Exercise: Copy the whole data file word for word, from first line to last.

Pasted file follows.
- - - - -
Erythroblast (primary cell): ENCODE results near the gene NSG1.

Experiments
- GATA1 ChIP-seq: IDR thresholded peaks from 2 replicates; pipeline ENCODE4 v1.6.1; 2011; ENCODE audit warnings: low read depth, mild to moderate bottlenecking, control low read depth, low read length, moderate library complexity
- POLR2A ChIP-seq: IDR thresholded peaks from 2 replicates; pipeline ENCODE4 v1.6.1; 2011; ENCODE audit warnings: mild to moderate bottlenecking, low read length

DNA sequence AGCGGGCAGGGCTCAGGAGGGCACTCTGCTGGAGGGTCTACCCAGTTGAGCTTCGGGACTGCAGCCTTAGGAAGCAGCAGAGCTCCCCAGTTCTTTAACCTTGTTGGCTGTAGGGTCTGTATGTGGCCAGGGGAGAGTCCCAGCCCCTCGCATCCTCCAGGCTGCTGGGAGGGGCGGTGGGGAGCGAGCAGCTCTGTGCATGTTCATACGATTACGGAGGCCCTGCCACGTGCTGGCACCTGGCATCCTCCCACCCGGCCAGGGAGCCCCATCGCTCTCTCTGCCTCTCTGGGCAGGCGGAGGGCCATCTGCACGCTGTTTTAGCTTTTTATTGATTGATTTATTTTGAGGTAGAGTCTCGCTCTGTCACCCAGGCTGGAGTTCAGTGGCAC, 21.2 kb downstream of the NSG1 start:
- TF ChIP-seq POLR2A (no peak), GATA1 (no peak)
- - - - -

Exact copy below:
Erythroblast (primary cell): ENCODE results near the gene NSG1.

Experiments
- GATA1 ChIP-seq: IDR thresholded peaks from 2 replicates; pipeline ENCODE4 v1.6.1; 2011; ENCODE audit warnings: low read depth, mild to moderate bottlenecking, control low read depth, low read length, moderate library complexity
- POLR2A ChIP-seq: IDR thresholded peaks from 2 replicates; pipeline ENCODE4 v1.6.1; 2011; ENCODE audit warnings: mild to moderate bottlenecking, low read length

DNA sequence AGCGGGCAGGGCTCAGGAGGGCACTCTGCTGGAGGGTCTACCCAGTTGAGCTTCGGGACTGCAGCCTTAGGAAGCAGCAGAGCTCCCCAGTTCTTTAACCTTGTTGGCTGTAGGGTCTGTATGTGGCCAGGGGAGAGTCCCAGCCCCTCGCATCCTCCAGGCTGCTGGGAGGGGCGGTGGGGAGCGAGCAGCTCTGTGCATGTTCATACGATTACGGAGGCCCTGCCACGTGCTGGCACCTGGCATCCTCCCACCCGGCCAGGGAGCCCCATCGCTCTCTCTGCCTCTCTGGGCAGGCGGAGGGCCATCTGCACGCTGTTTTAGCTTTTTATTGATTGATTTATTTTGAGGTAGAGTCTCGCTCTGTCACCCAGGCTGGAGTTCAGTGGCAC, 21.2 kb downstream of the NSG1 start:
- TF ChIP-seq POLR2A (no peak), GATA1 (no peak)